# Integrating indefinite and improper integrals

I am given the integral $$\int_0^\infty\frac{\sin^4(x)}{x^2}dx$$ And I must compute it. I know that the answer is $\frac{\pi}{4}$, but I don't really know how to begin solving this.

I am thinking of taking $f(x)=\frac{\sin^4(x)}{x^2}$ and then trying to find its antiderivative and evaluating it at the required limits, but I'm unsure of how to find the antiderivative of such a function.

Integration by parts leads to: $$\int_{0}^{+\infty}\frac{\sin^4 x}{x^2}\,dx = \int_{0}^{+\infty}\frac{4\cos x\sin^3 x}{x}\,dx=\int_{0}^{+\infty}\frac{\sin(2x)-\frac{1}{2}\sin(4x)}{x}\,dx$$ so we just need to exploit: $$\forall \alpha > 0,\quad \int_{0}^{+\infty}\frac{\sin(\alpha x)}{x}\,dx=\frac{\pi}{2}$$ to prove the claim.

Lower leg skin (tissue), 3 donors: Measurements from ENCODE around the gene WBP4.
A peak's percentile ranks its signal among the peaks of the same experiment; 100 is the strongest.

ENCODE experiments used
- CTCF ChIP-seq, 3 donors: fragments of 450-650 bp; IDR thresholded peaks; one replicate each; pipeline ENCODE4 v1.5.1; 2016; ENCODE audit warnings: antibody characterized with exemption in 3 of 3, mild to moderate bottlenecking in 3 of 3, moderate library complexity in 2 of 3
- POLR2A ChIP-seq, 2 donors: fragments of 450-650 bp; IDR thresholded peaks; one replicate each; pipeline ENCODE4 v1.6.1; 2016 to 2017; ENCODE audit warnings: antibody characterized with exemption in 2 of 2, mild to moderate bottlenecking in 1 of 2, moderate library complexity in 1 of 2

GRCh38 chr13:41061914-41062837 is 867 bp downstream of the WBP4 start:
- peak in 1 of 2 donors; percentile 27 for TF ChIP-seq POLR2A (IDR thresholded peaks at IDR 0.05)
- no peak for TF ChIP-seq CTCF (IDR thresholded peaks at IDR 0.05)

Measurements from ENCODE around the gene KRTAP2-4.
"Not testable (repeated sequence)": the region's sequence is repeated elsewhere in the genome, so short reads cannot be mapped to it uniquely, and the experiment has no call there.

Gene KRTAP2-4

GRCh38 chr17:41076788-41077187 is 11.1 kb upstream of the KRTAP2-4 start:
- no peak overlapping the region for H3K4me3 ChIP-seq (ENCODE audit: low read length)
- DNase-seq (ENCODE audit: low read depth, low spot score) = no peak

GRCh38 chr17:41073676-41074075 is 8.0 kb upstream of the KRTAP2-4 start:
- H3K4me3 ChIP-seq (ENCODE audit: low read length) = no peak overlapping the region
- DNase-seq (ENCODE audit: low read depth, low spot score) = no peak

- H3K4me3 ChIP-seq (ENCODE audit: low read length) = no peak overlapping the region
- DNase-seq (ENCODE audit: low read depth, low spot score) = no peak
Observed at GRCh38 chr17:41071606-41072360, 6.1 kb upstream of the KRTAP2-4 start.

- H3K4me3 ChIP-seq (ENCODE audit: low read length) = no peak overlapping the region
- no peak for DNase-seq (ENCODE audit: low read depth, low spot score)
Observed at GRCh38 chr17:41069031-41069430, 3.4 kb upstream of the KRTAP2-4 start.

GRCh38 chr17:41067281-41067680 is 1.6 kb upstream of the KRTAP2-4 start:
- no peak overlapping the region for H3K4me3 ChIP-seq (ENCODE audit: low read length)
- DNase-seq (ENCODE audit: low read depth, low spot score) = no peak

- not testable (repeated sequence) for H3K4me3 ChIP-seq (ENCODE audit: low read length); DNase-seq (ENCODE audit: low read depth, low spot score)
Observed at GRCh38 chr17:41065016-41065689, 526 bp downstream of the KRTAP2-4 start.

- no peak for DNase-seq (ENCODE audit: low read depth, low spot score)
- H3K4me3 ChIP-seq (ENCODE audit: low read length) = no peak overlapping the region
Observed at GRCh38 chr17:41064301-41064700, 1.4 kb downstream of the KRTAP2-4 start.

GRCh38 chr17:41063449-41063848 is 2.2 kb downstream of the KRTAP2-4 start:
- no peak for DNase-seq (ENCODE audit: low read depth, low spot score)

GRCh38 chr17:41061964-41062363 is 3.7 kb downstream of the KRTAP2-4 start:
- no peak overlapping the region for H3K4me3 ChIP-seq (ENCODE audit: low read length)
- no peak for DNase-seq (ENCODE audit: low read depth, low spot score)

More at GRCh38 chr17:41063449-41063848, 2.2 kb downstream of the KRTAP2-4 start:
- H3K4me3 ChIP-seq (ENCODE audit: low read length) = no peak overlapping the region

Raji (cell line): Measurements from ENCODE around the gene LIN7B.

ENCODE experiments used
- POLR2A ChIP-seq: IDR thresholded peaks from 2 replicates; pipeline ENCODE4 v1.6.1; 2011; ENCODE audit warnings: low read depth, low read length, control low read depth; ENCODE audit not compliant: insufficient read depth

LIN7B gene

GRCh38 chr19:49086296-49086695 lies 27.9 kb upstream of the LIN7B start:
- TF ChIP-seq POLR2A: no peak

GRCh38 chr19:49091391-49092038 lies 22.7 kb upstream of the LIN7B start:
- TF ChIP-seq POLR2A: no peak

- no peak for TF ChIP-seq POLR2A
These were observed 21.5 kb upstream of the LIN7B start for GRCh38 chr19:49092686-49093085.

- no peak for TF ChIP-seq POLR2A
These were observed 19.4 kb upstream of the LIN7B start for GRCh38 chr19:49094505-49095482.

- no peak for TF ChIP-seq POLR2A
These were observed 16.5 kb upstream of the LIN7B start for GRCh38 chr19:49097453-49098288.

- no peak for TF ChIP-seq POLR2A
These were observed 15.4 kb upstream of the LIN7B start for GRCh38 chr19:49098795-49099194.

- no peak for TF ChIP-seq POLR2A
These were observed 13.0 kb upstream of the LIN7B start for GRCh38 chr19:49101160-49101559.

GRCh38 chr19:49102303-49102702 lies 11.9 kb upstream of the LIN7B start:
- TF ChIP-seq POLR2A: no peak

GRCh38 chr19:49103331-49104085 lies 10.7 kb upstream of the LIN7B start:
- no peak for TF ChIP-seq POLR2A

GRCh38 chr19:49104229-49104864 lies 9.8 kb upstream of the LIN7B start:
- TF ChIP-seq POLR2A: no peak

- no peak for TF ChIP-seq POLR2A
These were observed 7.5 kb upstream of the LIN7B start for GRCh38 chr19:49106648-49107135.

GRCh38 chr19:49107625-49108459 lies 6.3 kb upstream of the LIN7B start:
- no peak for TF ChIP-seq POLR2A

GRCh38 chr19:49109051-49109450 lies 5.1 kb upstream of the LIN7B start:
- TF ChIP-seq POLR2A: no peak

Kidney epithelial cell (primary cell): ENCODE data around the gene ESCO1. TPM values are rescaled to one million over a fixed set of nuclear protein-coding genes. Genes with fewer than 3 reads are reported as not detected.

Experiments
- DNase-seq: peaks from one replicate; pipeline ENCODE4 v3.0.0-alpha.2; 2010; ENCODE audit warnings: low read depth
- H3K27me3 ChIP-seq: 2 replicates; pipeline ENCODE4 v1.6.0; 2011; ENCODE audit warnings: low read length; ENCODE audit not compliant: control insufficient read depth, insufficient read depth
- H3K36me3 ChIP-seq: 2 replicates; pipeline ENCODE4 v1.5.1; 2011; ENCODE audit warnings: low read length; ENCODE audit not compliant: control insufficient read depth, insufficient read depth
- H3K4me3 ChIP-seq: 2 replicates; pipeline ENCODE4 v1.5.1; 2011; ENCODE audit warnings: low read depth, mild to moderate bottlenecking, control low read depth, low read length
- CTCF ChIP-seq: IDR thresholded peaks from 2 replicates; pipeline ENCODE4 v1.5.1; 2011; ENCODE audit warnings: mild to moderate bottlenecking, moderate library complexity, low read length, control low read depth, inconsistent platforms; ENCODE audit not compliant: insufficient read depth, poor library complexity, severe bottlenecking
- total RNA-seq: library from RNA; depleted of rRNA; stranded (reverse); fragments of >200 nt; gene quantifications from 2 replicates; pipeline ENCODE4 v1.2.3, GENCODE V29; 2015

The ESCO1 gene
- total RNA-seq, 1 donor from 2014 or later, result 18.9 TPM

• Sorry...can you explain how this integration by parts is happening? I'm not seeing this in the form of the traditional $\int udv=uv-\int vdu$ – Taylor May 4 '15 at 17:34
• $v=-1/x$ and $u=\sin^4 x$ is the answer to your question. – mickep May 4 '15 at 17:40